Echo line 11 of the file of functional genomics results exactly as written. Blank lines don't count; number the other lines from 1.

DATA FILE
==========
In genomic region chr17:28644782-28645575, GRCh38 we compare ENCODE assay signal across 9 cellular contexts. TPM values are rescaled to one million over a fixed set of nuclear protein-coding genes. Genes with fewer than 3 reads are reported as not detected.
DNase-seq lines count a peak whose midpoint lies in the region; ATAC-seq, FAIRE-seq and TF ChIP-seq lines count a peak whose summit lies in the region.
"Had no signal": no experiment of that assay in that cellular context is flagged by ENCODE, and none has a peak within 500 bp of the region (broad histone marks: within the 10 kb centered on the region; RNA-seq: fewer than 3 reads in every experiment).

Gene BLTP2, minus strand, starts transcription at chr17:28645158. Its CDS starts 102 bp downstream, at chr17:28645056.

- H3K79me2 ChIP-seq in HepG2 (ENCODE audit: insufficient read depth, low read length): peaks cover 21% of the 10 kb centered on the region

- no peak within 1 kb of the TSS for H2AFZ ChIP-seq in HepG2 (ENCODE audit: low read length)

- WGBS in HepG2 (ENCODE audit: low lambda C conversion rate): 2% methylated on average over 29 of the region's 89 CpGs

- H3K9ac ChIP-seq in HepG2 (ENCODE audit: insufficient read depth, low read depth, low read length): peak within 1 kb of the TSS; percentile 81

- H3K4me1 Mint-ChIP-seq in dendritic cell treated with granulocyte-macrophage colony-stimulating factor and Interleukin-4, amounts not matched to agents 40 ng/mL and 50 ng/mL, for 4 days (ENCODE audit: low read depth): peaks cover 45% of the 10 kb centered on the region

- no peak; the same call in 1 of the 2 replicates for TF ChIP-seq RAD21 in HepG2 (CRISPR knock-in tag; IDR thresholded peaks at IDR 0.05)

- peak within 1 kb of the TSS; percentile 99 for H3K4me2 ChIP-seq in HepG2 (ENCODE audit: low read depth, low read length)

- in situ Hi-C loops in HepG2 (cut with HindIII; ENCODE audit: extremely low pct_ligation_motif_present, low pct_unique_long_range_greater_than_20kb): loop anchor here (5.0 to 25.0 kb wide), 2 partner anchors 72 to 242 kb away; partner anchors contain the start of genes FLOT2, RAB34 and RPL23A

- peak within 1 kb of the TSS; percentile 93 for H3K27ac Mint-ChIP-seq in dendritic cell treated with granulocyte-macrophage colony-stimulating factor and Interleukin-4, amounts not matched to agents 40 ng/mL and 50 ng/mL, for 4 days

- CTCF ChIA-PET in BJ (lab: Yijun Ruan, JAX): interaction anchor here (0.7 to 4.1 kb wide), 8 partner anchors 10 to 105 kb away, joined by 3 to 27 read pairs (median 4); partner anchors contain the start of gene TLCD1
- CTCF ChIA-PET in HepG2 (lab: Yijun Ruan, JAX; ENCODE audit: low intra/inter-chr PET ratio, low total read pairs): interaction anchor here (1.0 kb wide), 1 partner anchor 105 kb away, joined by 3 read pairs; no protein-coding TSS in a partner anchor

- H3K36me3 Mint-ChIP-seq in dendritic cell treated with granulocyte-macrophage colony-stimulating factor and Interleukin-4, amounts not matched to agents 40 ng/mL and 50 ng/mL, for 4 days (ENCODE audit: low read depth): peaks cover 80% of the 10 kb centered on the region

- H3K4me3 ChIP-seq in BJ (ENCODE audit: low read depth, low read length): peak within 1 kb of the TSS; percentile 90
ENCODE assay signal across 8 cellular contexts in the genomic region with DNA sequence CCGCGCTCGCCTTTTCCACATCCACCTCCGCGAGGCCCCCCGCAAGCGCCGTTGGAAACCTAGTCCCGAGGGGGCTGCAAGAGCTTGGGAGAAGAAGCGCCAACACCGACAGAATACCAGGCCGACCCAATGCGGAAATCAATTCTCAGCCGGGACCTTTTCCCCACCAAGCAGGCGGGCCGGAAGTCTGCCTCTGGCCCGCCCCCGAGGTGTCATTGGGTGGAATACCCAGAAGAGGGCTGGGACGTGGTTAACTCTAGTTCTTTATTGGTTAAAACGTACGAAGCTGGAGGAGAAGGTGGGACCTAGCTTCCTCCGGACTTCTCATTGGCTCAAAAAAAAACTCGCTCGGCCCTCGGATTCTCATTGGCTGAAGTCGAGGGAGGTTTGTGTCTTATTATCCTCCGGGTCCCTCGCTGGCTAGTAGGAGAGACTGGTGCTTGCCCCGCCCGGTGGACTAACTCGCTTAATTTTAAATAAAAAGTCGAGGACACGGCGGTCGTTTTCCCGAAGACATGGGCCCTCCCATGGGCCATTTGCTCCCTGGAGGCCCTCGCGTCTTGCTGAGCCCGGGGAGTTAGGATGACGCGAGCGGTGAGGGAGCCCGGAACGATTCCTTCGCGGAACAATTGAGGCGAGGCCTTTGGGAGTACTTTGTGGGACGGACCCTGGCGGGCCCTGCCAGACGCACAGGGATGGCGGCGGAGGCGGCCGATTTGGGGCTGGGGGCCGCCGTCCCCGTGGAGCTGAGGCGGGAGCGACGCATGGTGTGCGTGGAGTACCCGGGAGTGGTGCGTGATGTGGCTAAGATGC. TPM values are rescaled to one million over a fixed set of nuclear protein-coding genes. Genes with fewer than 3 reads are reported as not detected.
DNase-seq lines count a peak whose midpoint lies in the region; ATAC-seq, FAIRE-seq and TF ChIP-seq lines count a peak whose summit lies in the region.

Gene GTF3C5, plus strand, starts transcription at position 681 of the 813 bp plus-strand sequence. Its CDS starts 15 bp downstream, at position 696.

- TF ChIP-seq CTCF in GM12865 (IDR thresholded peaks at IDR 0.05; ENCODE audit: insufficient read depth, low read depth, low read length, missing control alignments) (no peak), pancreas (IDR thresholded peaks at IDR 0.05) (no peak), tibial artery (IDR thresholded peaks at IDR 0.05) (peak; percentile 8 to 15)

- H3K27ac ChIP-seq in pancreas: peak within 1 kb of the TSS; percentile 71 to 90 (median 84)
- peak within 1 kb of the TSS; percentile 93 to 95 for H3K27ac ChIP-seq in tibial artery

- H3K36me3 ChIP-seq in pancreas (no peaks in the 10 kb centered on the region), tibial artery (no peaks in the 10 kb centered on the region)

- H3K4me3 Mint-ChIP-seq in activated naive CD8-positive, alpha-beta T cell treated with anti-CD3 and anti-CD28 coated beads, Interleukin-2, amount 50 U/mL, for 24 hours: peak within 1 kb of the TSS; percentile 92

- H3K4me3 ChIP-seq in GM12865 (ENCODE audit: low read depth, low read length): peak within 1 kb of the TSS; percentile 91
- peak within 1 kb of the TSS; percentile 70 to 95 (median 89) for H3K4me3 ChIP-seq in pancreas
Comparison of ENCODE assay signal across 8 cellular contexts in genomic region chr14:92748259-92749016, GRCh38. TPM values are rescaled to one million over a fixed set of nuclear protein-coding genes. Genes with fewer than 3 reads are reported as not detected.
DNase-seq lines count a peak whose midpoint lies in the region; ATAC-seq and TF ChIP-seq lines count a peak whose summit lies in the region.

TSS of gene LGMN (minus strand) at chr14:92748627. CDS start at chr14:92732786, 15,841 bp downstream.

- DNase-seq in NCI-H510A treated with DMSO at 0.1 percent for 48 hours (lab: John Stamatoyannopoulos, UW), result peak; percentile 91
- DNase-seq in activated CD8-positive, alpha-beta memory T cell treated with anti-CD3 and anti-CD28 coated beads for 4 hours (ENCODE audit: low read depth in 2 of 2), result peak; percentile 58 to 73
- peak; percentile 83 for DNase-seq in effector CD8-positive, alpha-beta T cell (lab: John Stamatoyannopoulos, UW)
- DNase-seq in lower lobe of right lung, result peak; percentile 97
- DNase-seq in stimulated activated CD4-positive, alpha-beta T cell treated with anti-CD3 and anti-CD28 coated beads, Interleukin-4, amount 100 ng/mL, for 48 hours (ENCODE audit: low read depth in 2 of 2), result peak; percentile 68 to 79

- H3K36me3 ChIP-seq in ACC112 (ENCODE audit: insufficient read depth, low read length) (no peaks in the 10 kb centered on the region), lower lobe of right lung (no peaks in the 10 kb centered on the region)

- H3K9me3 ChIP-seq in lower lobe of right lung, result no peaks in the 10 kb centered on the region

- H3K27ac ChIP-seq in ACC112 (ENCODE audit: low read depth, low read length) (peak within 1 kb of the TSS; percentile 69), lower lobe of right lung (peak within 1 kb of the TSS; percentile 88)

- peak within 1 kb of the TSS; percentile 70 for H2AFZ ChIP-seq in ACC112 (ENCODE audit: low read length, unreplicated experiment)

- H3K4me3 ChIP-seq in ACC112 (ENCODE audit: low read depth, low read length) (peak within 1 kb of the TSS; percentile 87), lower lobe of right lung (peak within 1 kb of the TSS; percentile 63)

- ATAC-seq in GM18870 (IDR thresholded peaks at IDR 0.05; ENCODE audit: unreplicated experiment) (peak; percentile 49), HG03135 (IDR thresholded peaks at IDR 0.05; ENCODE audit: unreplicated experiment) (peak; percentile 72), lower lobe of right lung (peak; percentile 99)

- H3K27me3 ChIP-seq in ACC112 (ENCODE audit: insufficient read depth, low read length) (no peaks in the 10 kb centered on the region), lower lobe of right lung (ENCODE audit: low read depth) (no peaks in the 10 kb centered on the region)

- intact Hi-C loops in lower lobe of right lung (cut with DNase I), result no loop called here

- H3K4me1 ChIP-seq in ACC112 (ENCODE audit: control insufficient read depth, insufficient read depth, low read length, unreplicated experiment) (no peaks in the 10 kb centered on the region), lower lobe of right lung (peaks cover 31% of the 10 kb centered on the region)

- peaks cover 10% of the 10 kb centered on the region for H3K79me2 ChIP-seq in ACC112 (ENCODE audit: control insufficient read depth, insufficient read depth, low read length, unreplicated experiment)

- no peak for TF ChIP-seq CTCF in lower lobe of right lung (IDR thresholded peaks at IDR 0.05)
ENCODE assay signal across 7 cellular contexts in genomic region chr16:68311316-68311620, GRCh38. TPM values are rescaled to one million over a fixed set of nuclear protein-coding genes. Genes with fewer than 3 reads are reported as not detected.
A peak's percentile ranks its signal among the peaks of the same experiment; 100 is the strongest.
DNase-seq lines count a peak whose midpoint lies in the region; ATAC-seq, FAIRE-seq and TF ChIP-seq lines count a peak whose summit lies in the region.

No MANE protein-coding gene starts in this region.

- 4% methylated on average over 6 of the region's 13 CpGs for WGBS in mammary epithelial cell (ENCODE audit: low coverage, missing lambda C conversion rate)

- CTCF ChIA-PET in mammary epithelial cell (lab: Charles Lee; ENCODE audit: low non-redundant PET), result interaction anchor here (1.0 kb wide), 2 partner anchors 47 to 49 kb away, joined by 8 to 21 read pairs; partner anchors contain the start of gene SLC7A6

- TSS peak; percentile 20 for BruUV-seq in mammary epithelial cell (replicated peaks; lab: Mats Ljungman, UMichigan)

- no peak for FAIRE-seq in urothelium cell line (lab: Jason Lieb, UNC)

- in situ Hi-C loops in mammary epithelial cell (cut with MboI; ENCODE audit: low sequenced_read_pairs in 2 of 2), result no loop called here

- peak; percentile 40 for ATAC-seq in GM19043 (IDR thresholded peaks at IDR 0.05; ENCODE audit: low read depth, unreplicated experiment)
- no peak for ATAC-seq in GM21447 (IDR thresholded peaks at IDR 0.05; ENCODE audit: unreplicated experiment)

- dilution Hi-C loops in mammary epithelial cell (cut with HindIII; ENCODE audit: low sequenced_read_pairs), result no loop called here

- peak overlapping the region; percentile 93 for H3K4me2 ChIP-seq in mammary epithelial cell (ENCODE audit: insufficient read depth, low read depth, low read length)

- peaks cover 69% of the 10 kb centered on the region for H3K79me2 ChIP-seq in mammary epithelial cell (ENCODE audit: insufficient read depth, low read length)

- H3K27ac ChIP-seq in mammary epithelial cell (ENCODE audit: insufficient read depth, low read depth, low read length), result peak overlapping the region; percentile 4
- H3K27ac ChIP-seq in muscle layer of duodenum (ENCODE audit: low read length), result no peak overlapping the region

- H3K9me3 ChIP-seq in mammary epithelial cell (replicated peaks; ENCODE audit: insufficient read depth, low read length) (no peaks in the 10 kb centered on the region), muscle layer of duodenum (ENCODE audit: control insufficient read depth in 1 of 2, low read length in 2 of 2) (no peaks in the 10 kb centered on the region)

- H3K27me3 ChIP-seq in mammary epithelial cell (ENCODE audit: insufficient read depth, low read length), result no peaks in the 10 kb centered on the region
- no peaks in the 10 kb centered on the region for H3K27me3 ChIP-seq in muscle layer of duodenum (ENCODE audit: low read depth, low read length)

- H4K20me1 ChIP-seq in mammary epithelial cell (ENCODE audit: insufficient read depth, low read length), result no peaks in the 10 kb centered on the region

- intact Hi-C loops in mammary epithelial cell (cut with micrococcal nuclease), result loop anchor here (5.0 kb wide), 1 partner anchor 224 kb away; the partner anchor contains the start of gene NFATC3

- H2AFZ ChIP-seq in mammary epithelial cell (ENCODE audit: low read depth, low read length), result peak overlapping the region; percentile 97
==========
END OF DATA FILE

- peak within 1 kb of the TSS; percentile 99 for H3K4me2 ChIP-seq in HepG2 (ENCODE audit: low read depth, low read length)